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5-5-90 portable duty cycle

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A previous thread got me thinking about this long time battery standard. In the good old days the portable just sat there waiting for squelch to break and then it looked at CTCSS. With DMR and trunking the receiver is always working so I started wondering if this 5-5-90 is really a valid measurement and how and if the battery / radio makers really do any testing.

Do you guys who admin systems have metrics that show amount of TX time per repeater or TG? I would imagine public safety systems would exceed 5-5-90 since 5% of an hour is 3 min. I looked in my Hytera manuals and don't see any specs on current draw for passing RX audio vs just system monitoring.
 

mmckenna

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I don't have any data on that.

But on the trunked system, yeah, the radio is listening, but obviously not running the audio amp. Not sure what the current draw is on the radios off the top of my head.

I do have a Kenwood NX-3400 on my system, and it had two battery packs available. I ordered both. The thinner one includes a recommendation that it NOT be used on trunked systems. I can get an 8 hour day out of it, but I don't talk much, and the battery gauge is down at the end of the day.
The larger battery pack is the one they recommend on trunked systems, and I can get two days out of it.
 

RFI-EMI-GUY

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The basic concept of the three modes of operation are still valid. The idle current is higher on trunked radios because of all of the technology that is running full time. Older conventional radios had battery saver features and sipped current when idle, whereas a P25 radio has to support one or two microprocessors and DSP even in the idle mode.

Administrators of systems should be able to glean average and peak busy hour data from system management reports. The amount of time receiving will be a key factor in calculating battery operating time. Transmission time can be estimated from average message length. It would be important to estimate a worst case based on some past data on busiest talkgroup and plan for either battery capacity or sufficient spare batteries for major incidents.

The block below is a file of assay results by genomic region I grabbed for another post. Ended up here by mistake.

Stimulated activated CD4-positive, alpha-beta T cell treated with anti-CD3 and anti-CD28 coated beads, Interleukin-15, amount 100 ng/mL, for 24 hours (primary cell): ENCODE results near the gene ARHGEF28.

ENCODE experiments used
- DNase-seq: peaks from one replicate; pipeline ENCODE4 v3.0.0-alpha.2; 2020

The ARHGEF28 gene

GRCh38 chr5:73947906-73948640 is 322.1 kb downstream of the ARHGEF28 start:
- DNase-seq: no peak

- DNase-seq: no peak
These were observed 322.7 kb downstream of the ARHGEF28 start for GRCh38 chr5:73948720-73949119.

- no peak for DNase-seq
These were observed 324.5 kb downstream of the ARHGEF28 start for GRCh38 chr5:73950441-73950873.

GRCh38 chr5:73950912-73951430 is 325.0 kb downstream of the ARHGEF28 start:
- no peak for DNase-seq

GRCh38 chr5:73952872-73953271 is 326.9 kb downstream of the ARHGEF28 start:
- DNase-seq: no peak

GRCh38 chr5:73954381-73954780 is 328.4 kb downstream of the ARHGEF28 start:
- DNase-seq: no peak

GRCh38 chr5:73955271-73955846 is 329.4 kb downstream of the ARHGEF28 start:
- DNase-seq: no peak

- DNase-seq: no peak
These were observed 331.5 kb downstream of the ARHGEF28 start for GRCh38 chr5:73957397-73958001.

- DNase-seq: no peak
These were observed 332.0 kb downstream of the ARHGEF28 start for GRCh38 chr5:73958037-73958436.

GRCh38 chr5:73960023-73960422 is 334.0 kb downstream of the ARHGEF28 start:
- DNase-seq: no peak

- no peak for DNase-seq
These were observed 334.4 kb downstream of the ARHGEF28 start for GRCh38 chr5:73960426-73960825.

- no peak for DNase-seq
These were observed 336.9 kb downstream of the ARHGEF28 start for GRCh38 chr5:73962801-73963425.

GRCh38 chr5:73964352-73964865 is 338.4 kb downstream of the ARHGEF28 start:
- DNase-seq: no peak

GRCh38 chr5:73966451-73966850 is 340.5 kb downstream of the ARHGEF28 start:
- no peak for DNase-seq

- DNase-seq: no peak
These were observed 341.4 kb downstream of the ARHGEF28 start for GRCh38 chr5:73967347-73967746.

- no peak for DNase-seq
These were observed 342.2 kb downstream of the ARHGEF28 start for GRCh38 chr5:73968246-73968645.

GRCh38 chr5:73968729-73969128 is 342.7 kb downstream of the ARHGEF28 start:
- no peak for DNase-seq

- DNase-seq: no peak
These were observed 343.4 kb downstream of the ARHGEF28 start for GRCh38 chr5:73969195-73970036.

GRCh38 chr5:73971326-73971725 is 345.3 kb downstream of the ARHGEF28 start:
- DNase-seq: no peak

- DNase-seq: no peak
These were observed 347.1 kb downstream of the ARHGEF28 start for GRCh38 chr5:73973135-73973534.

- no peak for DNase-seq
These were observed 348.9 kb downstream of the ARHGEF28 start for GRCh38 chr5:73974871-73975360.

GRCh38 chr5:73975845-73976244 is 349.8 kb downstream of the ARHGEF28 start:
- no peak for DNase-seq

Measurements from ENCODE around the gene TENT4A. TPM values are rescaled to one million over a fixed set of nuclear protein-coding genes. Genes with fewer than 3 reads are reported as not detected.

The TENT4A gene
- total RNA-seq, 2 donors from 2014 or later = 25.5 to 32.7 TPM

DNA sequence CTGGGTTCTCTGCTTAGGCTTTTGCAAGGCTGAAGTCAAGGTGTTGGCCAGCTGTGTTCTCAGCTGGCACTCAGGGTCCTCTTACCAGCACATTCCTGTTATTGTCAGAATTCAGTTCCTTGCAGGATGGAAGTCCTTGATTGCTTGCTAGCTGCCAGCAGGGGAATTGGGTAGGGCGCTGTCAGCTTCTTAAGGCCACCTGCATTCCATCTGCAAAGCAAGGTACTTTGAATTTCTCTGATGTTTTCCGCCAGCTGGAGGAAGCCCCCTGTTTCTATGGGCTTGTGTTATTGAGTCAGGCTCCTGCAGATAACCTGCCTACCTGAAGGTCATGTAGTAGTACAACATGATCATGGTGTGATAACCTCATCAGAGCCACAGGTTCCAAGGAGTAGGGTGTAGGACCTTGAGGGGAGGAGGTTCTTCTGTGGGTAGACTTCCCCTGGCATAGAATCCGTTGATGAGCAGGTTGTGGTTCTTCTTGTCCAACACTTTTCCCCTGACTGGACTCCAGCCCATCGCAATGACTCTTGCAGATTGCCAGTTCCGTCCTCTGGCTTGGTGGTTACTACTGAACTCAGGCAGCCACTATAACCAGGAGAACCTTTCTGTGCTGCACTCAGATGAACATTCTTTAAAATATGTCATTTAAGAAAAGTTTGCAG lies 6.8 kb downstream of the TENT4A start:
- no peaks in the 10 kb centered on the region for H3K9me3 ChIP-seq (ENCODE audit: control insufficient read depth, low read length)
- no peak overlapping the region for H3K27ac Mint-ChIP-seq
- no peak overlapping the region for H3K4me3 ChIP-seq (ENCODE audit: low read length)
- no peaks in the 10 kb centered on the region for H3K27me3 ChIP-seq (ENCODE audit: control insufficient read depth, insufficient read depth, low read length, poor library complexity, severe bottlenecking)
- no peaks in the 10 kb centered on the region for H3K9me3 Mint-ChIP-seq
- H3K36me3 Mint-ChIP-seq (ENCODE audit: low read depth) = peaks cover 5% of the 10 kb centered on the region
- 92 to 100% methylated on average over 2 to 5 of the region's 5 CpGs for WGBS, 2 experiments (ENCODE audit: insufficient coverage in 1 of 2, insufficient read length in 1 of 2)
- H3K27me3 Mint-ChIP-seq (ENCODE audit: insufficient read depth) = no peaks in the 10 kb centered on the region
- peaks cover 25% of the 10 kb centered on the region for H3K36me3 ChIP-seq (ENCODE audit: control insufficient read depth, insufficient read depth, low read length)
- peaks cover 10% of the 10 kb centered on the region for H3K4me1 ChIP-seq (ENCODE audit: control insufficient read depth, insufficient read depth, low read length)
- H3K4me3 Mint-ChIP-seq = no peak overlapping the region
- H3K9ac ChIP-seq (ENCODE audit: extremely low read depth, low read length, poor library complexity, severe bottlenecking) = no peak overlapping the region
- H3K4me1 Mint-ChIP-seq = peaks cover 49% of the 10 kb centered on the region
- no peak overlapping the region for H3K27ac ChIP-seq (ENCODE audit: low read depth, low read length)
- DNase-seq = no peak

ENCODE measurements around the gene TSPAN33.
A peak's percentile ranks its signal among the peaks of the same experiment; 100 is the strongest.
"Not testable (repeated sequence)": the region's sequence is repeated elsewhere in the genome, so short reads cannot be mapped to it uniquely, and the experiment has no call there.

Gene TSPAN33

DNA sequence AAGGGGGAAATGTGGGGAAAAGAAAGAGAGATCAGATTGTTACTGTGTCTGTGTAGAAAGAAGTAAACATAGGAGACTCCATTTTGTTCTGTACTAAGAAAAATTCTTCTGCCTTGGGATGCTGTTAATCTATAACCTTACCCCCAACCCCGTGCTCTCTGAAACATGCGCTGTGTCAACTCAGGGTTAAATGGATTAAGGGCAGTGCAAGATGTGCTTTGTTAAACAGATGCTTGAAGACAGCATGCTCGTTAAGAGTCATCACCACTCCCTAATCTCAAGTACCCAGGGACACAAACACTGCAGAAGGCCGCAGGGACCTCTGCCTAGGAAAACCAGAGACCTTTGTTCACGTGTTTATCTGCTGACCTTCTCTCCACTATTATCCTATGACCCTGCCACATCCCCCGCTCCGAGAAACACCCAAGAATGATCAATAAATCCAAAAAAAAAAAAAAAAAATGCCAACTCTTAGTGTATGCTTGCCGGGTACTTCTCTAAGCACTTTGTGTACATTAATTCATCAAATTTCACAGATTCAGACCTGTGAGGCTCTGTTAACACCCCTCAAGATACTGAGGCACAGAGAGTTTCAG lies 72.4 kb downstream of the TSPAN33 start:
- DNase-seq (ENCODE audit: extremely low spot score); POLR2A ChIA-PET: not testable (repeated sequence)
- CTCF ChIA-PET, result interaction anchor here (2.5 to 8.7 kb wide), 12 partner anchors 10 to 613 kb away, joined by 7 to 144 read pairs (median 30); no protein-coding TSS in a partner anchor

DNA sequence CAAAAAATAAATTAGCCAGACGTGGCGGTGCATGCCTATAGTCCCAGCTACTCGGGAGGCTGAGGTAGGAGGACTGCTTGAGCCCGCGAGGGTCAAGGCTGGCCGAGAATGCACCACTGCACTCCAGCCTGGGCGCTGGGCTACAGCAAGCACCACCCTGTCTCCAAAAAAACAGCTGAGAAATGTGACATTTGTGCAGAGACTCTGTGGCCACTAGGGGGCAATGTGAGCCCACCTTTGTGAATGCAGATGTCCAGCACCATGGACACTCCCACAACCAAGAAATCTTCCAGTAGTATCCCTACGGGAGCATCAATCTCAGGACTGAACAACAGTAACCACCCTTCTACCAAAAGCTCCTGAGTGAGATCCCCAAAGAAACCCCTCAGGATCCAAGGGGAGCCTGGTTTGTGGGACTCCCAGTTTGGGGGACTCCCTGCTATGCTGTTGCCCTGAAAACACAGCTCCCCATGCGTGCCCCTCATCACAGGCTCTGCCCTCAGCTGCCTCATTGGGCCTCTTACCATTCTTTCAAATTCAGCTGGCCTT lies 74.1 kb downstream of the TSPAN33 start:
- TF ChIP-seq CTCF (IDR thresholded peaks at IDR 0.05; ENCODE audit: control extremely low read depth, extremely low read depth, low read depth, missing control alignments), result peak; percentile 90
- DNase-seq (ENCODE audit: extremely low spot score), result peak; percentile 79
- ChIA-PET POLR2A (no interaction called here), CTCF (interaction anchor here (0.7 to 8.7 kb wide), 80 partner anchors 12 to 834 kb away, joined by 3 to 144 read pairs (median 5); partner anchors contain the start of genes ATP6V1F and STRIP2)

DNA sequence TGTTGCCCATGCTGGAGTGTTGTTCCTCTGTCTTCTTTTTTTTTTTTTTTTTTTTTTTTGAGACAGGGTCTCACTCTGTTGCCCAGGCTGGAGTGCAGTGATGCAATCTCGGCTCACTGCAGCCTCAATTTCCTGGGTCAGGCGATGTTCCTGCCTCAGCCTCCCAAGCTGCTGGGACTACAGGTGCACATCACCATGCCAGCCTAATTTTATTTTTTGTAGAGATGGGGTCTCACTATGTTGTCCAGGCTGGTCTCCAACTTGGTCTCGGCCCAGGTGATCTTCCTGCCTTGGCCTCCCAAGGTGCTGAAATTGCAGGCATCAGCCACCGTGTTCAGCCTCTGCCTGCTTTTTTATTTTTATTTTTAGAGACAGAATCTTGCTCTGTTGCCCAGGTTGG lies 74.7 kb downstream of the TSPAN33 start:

mmckenna

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Administrators of systems should be able to glean average and peak busy hour data from system management reports.
It's easy enough to pull traffic reports off mine.
But the receiver is running full time on the control channel. I'd bet for most of my users, 5/5/90 is still pretty accurate.
 

RFI-EMI-GUY

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It's easy enough to pull traffic reports off mine.
But the receiver is running full time on the control channel. I'd bet for most of my users, 5/5/90 is still pretty accurate.
Until the day when the big one drops and everybody is either transmitting or receiving. The time spent on the control channel will be single digit.

When the City of Miami got their first SN II system it idled on pretty smoothly for a year or two and then the Pope came to visit and the users had whole new experience with system busy queues, radio failures, etc.
 
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users had whole new experience with system busy queues, radio failures, etc.
Same thing happened in Ft Lauderdale airport in 2017. From the AAR

"At approximately 2PM, several hundred Broward County School Board bus drivers turned on
their radios for duty (part of routine), which further taxed the already overwhelmed public
safety radio system. This caused increased radio site trunking and loss of "linked" channels
(several linked cities and resources were immediately disconnected from the event.)"

The I35W bridge collapse had system busies too.
 

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RFI-EMI-GUY

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Yeah also the inbound control channel protocol on these systems is slotted aloha which imposes a finite limit on the numbers of inbound requests that can be made. When the limit is reached, subscriber radios show out of range rather than busy and that problem does not show up on the management system.
 

PACNWDude

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When I run reports on both Unified Event Manager and GenWatch, many of my users are more like 1/1/98.....as the network is under-utilized. This is also why many municipalities and public safety administrators often require reports to show a certain amount of usage for repeaters, TalkGroups, and dispatchers metrics to justify manning and on-going expenses. As others have said, it is still valid to use the 5/5/90 model, and there are always outlier users on a network. In my case, it is a private corporation that is trying to build out radio networks across the country, for internal use, there is no grant money, or need to justify the undersubscribed network, it just has to work when and as needed. Per some security planners, the network is made in case there is ever an active shooter, or more commonly natural disasters, somewhere across the country, where it was expected that radio use would increase dramatically. This is a company with about 30 thousand radios spread across the United States, many is use by private Fire Fighting entities.
 
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